I.SECTION 666 MAY NOT CONSTITUTIONALLY BE APPLIED TO PURELY LOCAL CRIMINAL ACTIVITY
The District Court relied on two rationales in rejecting Mr. Morgan’s as-applied challenge to the constitutionality of Section 666. First, the District Court held that the necessary “federal interest” to justify application of Section 666 “is integrated with the language of the statute” (Add. 11; J.A. 123) by its textual “requirement that the government or agency receive at least $10,000 in a year and involve a matter of value of $5,000 or more.” Id. Thus, Section 666 can never be unconstitutionally applied because in any application the transaction is a substantial one and the government, agency, or organization has received the requisite amount of federal funding. Second, the District Court concluded – without the benefit of a hearing, and although both the indictment and the factual proffer were silent on the subject – that Councilman Hernandez “had authority over [City] policy,” and that therefore Mr. Morgan’s conduct “posed a threat to the integrity and proper operation of programs supported by federal funds by virtue of Mr. Hernandez’s ability to influence [City] funds and programs” receiving federal funds. Id.
Judge Fenner did not hold an evidentiary hearing. Accordingly, both those determinations are reviewed de novo, and this Court may “affirm only if the motion, files, and record conclusively show the movant is not entitled to relief.” Latorre v. United States, 193 F.3d 1035, 1038 (8th Cir. 1999) (emphasis added); United States v. Duke, 50 F.3d 571, 577 (8th Cir. 1995). Because that high standard has not been satisfied in this case, the judgment must be reversed.
A. The Constitution Limits the Federal Government’s Ability to Punish Crime Using the Spending Power
A bedrock principle of constitutional law is that “[o]ur Constitution is a charter for a federal government of limited powers, and under this charter the ‘States possess primary authority for defining and enforcing the criminal law.’” United States v. Delpit, 94 F.3d 1134, 1149 (8th Cir. 1996) (quoting Engle v. Isaac, 456 U.S. 107, 128 (1982)); Brecht v. Abrahamson, 507 U.S. 619, 635 (1993). The division of authority between the federal and state governments “secures to citizens the liberties that derive from the diffusion of sovereign power” New York v. United States, 505 U.S. 144, 181 (1992) (internal quotations omitted), and serves as the primary bulwark in our constitutional system against “the risk of tyranny and abuse” by either level of government. Gregory v. Ashcroft, 501 U.S. 452, 458 (1991). Accordingly, the federal government may exercise criminal jurisdiction only to the extent authorized by a specific provision of the Constitution.
While Congress may “act within the scope of [its] delegated powers [to] create offenses against the United States,” Screws v. United States, 325 U.S. 91, 109 (1945) (plurality opinion), jurists and commentators have warned of the dangers of allowing the federal government expansive power to criminalize conduct. On the purely practical level, federalization of crime “[i]ncurs unnecessary expense” because state and local law enforcement is “far more cost-effective”; it “[u]ndermines state experimentation” into alternative methods of attacking crime; and it shifts accountability from the state and local officials who actually prosecute the vast majority (95%) of crimes. But more fundamentally, “[w]hen Congress criminalizes conduct already denounced as criminal by the States, it effects a ‘change in the sensitive relation between federal and state criminal jurisdiction.’” United States v. Lopez, 514 U.S. 549, 561 n.3 (1995) (quoting United States v. Enmons, 410 U.S. 396, 411-412 (1973) (internal quotation omitted). The Chief Justice has thus observed that “[t]he trend to federalize crimes that traditionally have been handled in state courts . . . threatens to change entirely the nature of our federal system.” William H. Rehnquist, “The 1998 Year-End Report of the Federal Judiciary,” The Third Branch, Jan. 1999. Numerous judicial and professional commissions have echoed those concerns.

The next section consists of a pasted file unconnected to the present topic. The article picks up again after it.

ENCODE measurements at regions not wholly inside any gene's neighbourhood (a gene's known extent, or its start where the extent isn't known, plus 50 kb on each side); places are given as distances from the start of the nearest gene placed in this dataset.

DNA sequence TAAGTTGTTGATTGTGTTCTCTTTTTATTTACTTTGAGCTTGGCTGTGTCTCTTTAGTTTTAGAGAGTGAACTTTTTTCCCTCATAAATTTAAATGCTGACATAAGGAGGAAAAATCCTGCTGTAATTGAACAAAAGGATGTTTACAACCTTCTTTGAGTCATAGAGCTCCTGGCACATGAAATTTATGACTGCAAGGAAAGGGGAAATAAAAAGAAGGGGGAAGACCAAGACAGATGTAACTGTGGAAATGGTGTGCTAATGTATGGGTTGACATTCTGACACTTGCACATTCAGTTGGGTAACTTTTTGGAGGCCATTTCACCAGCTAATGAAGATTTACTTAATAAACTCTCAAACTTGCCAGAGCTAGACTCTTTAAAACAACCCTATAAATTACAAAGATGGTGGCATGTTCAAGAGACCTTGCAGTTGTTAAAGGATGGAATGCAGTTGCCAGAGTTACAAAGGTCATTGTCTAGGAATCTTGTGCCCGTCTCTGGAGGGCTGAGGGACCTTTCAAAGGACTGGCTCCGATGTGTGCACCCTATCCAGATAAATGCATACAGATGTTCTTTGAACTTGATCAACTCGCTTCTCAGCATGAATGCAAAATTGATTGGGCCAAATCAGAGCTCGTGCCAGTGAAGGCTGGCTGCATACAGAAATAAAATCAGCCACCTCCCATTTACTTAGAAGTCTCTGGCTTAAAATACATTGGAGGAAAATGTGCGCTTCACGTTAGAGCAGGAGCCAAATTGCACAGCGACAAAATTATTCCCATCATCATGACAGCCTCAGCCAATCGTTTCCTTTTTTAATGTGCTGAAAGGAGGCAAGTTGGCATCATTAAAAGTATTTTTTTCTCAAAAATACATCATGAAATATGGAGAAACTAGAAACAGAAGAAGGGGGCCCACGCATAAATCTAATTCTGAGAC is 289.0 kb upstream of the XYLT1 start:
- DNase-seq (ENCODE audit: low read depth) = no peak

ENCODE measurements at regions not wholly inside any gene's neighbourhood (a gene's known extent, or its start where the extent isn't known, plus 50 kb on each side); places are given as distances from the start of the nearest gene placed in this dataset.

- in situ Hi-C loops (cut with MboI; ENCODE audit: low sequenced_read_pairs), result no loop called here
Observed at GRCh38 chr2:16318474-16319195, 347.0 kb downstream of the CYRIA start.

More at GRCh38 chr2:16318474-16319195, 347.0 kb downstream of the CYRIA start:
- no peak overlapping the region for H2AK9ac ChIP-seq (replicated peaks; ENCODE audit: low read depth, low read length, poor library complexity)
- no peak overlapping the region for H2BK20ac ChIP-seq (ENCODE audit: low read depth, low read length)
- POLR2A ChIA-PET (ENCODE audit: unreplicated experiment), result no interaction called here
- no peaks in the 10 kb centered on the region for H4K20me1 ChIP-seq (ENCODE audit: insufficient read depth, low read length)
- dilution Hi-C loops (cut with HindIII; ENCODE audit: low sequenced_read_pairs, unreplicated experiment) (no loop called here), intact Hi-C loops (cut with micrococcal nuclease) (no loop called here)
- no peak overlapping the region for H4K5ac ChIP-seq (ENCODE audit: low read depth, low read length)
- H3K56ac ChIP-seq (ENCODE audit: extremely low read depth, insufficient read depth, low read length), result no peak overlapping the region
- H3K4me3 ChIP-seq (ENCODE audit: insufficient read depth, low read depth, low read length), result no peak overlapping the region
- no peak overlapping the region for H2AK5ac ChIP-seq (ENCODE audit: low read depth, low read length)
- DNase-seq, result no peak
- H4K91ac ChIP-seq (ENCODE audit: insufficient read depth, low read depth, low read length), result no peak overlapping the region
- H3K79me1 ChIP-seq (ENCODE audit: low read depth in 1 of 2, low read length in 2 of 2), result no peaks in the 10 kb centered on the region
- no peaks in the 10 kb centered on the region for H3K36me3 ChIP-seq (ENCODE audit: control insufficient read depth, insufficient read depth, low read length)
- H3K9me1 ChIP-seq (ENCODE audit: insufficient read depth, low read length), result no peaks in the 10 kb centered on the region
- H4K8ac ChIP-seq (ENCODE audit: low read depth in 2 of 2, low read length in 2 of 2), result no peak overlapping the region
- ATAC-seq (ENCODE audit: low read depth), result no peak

To avoid upsetting the delicate federal-state balance, courts in the first instance will construe a statute against federalization. Gregory, 501 U.S. at 460-61; United States v. Bass, 404 U.S. 336, 349 (1971) (“we will not be quick to assume that Congress has meant to effect a significant change in the sensitive relation between federal and state criminal jurisdiction”); United States v. Frega, 933 F. Supp. 1536, 1540 (S.D. Cal. 1996). But where Congress has exceeded its delegated powers to criminalize conduct, the courts must not hesitate to strike down the offending provision. See, e.g., Lopez, 514 U.S. at 567-68; id. at 578 (Kennedy, J., concurring); McCormack, 31 F. Supp. 2d at 188-89; cf. United States v. Archer, 486 F.2d 670, 678 (2d Cir. 1973) (Friendly, J.) (suggesting courts may “dismiss a prosecution as an abuse of federal power” if it exceeds the scope of valid federal interests).
In enacting Section 666, Congress purported to act pursuant to its power under the Spending Clause. United States v. Zwick, 1999 U.S. App. LEXIS 32550, *38 (3d Cir. Dec. 15, 1999); McCormack, 31 F. Supp. 2d at 187-188. See generally U.S. Const., Art. I, § 8, cl. 1 (empowering Congress “to pay the Debts and provide for the . . . general Welfare of the United States”). Thus the jurisdictional “hook” that transforms an act of local bribery into a federal offense is the presence, somewhere, of “benefits in excess of $10,000 under a Federal program,” 18 U.S.C. § 666(b), rather than any affect on interstate commerce.